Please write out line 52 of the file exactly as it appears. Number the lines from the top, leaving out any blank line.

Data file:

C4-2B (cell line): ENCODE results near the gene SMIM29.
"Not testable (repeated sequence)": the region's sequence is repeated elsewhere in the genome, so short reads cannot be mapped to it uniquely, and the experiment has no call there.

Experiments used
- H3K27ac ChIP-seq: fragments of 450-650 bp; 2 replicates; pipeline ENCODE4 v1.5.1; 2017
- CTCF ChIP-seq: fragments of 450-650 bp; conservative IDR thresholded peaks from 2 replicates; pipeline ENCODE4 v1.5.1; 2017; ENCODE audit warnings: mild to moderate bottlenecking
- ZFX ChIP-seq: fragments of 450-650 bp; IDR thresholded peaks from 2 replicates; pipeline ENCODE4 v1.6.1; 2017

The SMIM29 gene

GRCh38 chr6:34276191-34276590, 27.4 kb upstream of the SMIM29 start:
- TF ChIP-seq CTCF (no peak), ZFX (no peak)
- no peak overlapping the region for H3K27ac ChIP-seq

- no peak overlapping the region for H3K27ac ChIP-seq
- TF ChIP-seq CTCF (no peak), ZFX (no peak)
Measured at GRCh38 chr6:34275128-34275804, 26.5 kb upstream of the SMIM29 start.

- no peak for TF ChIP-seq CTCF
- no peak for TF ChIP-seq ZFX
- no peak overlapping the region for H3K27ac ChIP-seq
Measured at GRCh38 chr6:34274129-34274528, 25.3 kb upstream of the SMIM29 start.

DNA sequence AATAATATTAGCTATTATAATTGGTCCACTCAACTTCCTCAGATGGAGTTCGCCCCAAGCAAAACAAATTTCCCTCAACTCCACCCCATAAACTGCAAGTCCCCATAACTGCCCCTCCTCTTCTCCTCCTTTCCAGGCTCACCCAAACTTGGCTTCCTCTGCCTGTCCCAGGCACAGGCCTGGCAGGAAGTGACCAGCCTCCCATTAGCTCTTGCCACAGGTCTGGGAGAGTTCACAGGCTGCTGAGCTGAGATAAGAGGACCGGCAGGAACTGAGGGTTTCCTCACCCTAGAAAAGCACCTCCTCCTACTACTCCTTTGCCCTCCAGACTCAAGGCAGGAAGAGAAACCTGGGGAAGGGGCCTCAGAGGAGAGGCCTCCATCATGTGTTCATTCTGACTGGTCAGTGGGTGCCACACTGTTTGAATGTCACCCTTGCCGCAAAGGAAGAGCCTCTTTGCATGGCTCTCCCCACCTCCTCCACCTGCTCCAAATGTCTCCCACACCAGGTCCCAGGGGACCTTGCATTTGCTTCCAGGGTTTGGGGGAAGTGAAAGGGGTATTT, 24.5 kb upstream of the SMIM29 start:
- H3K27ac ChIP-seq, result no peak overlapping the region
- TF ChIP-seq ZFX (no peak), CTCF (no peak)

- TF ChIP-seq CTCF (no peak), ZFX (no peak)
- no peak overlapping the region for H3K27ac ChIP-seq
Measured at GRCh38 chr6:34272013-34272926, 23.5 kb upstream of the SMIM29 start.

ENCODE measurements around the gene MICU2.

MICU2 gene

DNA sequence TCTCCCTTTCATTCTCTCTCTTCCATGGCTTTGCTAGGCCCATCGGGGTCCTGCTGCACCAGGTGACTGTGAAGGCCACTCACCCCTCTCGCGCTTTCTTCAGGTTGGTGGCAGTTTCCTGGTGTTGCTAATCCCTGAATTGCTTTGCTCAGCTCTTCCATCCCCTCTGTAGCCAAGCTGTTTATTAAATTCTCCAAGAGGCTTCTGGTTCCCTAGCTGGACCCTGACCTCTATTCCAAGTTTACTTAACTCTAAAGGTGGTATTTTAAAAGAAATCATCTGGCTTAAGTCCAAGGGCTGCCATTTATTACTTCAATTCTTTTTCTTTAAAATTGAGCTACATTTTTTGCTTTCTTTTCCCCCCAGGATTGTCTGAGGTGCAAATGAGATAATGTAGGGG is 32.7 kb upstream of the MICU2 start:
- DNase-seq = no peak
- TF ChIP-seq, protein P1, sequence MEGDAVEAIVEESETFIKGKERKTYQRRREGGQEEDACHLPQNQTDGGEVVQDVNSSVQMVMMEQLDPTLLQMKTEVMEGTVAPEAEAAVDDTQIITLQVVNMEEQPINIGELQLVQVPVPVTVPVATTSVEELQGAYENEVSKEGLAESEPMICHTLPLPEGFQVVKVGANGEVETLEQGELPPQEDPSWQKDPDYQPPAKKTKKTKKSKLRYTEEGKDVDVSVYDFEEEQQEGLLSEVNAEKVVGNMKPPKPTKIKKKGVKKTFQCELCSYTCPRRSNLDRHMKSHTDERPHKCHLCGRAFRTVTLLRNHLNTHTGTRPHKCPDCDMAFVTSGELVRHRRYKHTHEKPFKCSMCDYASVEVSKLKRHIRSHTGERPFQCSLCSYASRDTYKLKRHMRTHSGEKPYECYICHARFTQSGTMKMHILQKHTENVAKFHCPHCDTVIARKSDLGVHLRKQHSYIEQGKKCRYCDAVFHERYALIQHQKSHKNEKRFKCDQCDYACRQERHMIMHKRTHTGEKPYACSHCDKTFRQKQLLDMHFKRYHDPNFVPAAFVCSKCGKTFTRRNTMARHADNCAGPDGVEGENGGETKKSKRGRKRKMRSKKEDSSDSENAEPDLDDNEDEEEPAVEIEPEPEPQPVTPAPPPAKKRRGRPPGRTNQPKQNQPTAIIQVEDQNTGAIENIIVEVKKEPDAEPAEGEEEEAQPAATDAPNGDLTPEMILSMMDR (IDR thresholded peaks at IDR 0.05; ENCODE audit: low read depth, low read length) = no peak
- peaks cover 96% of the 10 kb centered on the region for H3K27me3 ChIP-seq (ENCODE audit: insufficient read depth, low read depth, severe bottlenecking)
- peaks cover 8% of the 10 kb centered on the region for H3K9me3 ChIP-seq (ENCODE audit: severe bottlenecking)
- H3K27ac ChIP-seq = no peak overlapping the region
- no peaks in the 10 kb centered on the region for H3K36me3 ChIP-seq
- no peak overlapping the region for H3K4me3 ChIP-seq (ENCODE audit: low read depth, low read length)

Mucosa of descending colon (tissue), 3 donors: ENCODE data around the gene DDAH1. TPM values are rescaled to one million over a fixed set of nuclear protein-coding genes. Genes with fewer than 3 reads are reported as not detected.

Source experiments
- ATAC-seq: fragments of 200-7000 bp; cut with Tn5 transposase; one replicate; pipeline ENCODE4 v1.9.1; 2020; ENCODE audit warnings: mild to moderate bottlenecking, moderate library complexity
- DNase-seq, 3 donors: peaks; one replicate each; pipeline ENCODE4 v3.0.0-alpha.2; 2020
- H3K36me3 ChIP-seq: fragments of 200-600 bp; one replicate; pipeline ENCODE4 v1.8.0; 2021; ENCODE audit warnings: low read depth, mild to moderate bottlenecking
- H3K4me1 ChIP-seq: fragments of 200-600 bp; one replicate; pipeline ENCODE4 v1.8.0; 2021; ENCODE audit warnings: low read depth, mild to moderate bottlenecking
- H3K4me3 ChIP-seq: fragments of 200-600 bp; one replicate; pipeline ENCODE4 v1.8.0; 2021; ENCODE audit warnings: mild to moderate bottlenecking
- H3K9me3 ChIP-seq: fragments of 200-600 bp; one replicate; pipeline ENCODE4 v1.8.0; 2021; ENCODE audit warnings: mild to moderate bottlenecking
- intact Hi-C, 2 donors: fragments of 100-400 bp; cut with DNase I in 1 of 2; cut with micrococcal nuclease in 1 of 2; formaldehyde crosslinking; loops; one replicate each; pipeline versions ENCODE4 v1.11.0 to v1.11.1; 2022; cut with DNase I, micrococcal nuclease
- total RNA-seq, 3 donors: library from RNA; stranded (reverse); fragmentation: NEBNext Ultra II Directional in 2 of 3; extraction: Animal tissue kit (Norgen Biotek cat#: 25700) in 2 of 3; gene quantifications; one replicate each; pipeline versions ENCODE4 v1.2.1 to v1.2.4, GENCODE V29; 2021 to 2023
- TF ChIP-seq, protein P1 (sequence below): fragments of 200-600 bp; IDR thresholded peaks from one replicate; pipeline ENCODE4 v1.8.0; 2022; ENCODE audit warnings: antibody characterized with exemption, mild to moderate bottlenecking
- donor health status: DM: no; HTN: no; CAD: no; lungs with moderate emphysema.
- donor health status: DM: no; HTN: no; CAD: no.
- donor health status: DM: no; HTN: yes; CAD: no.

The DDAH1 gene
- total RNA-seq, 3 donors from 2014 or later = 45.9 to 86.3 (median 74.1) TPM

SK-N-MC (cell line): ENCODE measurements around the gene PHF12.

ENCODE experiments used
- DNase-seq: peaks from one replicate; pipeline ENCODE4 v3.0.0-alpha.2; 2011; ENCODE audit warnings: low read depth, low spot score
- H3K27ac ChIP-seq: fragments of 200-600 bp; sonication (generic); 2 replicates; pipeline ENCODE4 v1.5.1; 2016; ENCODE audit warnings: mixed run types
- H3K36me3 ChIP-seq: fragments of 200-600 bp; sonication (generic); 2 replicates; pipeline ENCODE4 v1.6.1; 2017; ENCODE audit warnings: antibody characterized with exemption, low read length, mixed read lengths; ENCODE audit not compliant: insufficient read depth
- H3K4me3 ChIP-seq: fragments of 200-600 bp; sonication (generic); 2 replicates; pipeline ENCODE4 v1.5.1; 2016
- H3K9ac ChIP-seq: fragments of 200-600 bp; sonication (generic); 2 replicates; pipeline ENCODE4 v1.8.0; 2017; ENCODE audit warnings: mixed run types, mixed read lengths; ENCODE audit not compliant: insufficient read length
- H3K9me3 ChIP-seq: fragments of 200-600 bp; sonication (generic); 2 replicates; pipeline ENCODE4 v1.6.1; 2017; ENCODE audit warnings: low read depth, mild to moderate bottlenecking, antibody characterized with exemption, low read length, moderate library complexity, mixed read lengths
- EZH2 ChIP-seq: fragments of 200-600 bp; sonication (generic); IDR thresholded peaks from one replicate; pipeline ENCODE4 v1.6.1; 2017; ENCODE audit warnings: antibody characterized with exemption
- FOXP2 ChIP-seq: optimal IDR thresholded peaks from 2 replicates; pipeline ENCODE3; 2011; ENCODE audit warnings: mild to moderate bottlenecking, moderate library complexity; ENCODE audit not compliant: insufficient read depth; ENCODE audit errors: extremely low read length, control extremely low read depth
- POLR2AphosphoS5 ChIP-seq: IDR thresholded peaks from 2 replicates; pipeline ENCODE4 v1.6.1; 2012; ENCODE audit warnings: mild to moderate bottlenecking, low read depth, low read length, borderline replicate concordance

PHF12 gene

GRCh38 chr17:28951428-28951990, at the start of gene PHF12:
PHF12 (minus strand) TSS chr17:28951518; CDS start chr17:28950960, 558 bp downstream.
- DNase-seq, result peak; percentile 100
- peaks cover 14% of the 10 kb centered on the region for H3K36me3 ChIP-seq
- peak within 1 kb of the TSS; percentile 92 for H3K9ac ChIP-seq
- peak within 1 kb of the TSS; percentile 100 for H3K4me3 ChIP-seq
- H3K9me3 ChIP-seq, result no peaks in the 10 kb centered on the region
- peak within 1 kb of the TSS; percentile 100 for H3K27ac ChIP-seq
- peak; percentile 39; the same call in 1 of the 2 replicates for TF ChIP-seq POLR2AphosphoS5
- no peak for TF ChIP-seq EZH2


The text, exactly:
- DNase-seq: peaks from one replicate; pipeline ENCODE4 v3.0.0-alpha.2; 2011; ENCODE audit warnings: low read depth, low spot score